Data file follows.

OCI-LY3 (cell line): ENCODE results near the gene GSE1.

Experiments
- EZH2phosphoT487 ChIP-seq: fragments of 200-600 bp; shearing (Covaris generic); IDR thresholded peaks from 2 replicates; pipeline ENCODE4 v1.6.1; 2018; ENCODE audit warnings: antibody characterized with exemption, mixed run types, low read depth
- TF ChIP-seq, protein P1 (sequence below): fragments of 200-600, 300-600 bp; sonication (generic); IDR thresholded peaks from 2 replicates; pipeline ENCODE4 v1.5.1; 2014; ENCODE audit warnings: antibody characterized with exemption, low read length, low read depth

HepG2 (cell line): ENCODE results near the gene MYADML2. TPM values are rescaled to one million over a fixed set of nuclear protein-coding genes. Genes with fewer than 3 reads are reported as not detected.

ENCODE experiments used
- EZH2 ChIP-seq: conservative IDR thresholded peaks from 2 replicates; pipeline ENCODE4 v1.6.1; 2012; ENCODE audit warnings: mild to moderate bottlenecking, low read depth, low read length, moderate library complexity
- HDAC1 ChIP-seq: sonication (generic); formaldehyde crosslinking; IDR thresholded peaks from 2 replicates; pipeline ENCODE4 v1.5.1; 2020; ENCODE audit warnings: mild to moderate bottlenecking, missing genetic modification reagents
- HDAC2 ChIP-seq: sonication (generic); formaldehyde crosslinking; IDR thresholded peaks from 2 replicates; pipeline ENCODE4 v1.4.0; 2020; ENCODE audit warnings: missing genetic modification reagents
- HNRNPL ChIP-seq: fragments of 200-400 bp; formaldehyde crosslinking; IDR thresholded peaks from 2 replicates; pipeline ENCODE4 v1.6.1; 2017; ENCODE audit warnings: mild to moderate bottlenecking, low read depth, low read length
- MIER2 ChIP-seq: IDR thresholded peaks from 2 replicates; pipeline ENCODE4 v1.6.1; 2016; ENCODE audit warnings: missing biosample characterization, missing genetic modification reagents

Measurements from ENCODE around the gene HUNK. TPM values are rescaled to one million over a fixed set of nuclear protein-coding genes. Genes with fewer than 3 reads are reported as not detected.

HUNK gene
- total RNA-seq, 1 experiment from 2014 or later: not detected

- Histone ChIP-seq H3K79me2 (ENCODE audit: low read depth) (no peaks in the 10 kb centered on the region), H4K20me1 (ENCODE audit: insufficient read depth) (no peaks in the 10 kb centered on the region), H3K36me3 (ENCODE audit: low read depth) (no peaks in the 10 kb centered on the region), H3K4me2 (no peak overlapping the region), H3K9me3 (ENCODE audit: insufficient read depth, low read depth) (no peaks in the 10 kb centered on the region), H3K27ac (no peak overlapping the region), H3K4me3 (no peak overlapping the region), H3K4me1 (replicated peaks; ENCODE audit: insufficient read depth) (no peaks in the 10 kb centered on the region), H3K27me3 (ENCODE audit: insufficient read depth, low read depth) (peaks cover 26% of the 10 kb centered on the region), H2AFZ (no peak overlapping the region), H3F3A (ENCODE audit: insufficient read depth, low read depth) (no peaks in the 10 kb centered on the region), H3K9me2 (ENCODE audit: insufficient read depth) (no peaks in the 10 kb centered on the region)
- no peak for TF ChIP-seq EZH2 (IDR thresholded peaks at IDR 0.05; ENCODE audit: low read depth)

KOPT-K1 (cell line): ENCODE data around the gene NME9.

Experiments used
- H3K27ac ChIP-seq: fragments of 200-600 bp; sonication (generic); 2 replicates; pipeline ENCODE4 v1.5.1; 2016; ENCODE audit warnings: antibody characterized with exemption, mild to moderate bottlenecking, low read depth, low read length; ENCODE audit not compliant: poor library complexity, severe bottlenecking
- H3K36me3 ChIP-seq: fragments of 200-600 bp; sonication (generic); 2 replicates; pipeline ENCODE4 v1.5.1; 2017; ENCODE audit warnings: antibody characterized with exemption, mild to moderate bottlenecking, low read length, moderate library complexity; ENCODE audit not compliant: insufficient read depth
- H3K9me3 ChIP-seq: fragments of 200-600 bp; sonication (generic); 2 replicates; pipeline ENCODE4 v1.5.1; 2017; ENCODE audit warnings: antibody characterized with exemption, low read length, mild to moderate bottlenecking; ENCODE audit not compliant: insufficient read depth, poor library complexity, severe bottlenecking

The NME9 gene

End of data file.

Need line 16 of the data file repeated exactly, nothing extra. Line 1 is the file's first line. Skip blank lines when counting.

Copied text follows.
- no peak for TF ChIP-seq EZH2 (IDR thresholded peaks at IDR 0.05; ENCODE audit: low read depth)